”Ket!” She exclaimed, trying to free herself, but still unable to. “Help me, please!” She begged him.

But he seemed to not understand her urgency; his pace was even and never faltered or sped. He was finally near her after a half-dozen seconds more. Standing just out of her reach, he drew attention to an object in his hand. It appeared to be just a normal stick. He offered one end to her.

She grasped it in both hands, and with it she was pulled up from her ensnarement. Just as her feet stepped upon solid ground, the tension in the stick released, and it was exchanged to her hands. She clutched it close to her.

”What's going on?” She questioned the tiger. “Where are we? Where's my brother?”

He remained stoic and silent. Just as she started to ask more assertively, his hand raised, and he calmly pointed behind her.

She glanced behind to see the beasts regaining their conviction, reclaiming the ground they had lost, eyes set upon their prey. “Ket, let's get out of—” She turned back to him, but he was gone.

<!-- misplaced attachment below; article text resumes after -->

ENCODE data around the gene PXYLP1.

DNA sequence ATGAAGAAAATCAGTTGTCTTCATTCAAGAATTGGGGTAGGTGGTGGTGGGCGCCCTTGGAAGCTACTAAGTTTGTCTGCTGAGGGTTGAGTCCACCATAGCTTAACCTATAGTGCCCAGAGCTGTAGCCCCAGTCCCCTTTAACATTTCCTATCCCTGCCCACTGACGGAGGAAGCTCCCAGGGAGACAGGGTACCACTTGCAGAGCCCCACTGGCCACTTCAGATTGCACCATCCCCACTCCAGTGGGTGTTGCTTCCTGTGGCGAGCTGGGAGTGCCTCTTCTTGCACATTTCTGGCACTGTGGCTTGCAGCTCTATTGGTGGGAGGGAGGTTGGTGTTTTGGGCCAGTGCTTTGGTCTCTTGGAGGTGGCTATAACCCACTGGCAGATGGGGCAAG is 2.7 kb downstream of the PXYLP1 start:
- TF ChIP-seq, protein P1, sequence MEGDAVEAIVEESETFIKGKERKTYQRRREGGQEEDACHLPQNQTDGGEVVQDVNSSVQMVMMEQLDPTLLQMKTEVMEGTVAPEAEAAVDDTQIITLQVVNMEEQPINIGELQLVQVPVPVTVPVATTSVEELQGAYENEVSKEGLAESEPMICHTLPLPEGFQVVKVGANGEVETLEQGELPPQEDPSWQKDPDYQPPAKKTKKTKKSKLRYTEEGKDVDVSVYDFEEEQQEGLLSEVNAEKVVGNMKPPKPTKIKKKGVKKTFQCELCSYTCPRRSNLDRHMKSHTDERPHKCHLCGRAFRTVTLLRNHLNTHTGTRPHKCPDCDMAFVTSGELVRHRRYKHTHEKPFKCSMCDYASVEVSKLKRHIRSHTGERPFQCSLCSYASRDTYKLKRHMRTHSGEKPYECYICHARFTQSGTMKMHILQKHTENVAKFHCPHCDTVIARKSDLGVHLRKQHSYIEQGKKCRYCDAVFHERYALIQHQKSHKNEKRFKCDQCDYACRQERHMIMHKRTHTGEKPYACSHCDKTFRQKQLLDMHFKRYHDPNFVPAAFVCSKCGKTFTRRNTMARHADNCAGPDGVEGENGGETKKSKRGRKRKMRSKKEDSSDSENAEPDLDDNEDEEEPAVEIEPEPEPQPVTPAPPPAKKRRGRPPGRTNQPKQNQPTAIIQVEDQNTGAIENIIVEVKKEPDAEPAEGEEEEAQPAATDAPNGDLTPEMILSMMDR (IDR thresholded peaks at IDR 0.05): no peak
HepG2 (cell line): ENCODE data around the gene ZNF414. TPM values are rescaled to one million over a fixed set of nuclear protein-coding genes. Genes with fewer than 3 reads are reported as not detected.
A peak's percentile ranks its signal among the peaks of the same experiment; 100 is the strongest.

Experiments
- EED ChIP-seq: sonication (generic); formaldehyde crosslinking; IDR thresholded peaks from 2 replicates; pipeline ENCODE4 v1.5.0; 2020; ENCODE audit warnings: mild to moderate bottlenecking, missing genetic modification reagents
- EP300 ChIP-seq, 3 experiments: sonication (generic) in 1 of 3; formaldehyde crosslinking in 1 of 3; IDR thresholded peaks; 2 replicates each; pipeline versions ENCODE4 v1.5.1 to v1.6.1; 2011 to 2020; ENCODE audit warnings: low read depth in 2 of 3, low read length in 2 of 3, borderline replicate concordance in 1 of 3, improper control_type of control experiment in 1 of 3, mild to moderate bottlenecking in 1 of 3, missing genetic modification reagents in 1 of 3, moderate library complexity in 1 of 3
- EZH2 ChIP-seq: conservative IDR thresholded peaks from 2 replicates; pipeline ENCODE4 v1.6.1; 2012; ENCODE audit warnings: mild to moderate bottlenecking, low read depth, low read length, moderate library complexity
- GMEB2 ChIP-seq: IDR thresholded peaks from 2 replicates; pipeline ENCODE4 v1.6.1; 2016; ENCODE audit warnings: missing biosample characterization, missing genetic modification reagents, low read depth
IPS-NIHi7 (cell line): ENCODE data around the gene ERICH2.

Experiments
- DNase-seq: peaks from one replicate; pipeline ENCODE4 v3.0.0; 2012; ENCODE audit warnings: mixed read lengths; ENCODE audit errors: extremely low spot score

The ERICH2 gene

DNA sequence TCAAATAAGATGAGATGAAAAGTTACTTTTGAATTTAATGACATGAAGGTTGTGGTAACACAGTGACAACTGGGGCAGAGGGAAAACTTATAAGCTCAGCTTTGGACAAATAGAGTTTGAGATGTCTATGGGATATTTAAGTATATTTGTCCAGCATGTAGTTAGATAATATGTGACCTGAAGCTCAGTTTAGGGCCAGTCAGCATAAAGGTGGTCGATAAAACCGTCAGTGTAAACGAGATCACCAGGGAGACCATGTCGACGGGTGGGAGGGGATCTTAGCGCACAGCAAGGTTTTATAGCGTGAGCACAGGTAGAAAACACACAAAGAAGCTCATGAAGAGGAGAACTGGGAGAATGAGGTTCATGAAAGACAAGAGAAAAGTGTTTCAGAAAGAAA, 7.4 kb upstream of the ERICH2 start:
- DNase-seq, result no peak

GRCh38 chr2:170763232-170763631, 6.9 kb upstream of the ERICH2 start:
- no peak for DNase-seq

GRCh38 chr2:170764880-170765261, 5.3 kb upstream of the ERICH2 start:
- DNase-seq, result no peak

Whipping about to face the beasts once more, she felt lost again. Panic welled up inside of her, and her grip on the stick tightened. But she noticed, as she clutched the smooth wood, that her grasp felt familiar. She gazed down at it for just a second to see that it was curved in a way that she recognized.

Instinct took over, and she held it up. She reached behind her, as if to grab an arrow, but faltered. She realized that she didn't have an arrow; and furthermore, her bow didn't have a string. Hope slipping away, she stepped back once again as the cheetah came within three feet of her.

He leapt.

Her hands went through the motion of pulling back on the string. Her fingers loosed the open air, and then a blinding beam of light flew from her weapon, catching the gruesome beast at the center of its grotesque maw.

It roared, collapsing on the ground just before her. It tried to stand once again, but as it did the beast dissolved into glowing petals. In just a few seconds it was gone. Where its body had lain, several of the same flower as the one still on its own just ahead, sprouted forth from the earth.